As you accept a more positive outlook, you’ll find that it benefits your mental health. One study found that simply thinking positively can reduce the anxiety you feel. If upcoming responsibilities lead you to worry, start thinking positively to ease the stress.
Another study found that success follows a more positive attitude. While we may think that success leads to happiness, this study discovered that the reverse was true—happiness led to success. In other words, someone with high emotional intelligence was more likely to be successful.
Becoming more positive isn’t always easy, but there are some things you can try to change your outlook. Showing more gratitude, such as in a gratitude journal, will help you appreciate what you have. Additionally, positive self-talk can lift your spirits and give you the motivation to excel. Focusing on solving problems instead of the problems themselves can also help you have confidence in your abilities. As you do this, you’ll improve your emotional intelligence and turn into an ideal team player.
Negative outlooks can weigh you down. Embrace more positive thinking to reduce your anxiety and experience success in your life. Start by showing gratitude and finding solutions to problems.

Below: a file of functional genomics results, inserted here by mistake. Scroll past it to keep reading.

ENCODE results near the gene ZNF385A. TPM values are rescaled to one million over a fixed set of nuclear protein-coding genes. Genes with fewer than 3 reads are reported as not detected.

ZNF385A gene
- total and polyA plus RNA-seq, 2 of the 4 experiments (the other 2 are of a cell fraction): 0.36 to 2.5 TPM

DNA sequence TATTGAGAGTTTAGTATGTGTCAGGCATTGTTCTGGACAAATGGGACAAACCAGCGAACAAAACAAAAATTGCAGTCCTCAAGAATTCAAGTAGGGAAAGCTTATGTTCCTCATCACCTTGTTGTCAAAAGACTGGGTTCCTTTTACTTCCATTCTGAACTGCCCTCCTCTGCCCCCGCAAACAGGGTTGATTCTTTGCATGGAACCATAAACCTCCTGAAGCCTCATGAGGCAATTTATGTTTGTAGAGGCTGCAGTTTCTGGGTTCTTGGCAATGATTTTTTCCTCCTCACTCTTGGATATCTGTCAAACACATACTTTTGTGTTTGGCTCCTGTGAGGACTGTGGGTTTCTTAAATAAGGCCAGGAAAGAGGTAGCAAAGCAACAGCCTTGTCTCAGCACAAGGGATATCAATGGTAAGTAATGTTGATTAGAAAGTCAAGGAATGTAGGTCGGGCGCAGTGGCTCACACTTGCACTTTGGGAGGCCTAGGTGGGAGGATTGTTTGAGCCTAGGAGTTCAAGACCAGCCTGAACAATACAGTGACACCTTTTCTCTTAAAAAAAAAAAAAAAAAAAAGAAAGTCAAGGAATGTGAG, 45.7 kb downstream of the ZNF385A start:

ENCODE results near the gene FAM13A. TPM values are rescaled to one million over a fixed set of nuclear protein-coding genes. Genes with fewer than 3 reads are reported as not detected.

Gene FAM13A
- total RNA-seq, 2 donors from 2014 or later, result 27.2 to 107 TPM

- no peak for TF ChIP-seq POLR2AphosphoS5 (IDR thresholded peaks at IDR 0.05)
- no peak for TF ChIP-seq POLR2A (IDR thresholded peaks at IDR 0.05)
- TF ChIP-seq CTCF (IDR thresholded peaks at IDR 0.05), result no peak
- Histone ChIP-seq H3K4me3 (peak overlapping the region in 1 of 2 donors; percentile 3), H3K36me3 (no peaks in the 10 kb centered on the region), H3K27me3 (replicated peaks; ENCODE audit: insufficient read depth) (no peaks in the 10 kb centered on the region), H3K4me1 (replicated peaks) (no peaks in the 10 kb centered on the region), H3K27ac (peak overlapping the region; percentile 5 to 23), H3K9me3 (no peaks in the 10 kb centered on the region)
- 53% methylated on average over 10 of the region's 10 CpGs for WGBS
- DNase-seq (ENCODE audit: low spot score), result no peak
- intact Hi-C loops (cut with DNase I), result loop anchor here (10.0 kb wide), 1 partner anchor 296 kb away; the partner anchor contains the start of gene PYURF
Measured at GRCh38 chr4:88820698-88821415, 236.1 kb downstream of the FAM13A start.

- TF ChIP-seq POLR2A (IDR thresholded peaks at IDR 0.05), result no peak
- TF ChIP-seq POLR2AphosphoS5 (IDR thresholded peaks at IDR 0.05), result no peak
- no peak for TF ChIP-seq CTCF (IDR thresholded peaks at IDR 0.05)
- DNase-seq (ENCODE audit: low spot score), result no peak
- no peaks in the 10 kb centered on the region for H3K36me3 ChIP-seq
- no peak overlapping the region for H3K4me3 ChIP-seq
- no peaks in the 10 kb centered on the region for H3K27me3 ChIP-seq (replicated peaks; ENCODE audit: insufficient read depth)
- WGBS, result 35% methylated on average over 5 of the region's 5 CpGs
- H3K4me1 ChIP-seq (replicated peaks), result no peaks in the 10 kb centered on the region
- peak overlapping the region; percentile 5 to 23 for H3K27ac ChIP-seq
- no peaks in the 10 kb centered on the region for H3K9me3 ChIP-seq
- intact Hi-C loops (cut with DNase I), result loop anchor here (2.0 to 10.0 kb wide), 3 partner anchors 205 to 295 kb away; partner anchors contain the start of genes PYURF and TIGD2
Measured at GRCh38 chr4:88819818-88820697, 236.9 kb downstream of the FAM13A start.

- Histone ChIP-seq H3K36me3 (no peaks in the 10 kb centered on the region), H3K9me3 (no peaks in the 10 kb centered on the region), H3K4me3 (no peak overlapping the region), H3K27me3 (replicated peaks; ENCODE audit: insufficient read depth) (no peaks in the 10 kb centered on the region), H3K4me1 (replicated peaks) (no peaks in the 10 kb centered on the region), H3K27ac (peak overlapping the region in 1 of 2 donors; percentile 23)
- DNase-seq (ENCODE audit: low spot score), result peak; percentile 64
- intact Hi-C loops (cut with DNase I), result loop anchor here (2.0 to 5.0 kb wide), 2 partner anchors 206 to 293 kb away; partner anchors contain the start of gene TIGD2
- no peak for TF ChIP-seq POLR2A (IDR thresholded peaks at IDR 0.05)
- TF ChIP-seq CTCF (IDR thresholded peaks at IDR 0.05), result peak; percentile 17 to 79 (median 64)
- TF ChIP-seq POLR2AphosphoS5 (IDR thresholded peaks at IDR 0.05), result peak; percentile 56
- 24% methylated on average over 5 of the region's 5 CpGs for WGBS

The Importance of Creating Habits
Developing these habits for your emotional intelligence is not something that happens overnight. It takes sustained daily effort to form them so they become second nature to you. James Clear makes the case for following this strategy in Atomic Habits. He writes, “Success is the product of daily habits—not once-in-a-lifetime transformations.” You can try to make a transformational change in a short amount of time, but that change isn’t likely to stick.
Start by setting yourself a daily goal you can measure each day. Begin tomorrow with something like “replace three negative thoughts with positive ones.” Go over your progress at the end of the day, and note where you may improve. Over the course of weeks and months, you’ll make significant progress and incorporate even more goals into your daily life.
It’s through the little things that you can bring about significant changes in yourself as you grow in emotional intelligence. Keep your goal in mind as you take these first steps. “Every action you take,” Clear writes, “is a vote for the type of person you wish to become.” But it needs to happen now. You can’t put it off until next week. If you hope to develop the habits that will turn you into an emotionally intelligent person, you have to make the commitment to change now. Then you can start down this path.
Read more about Atomic Habits.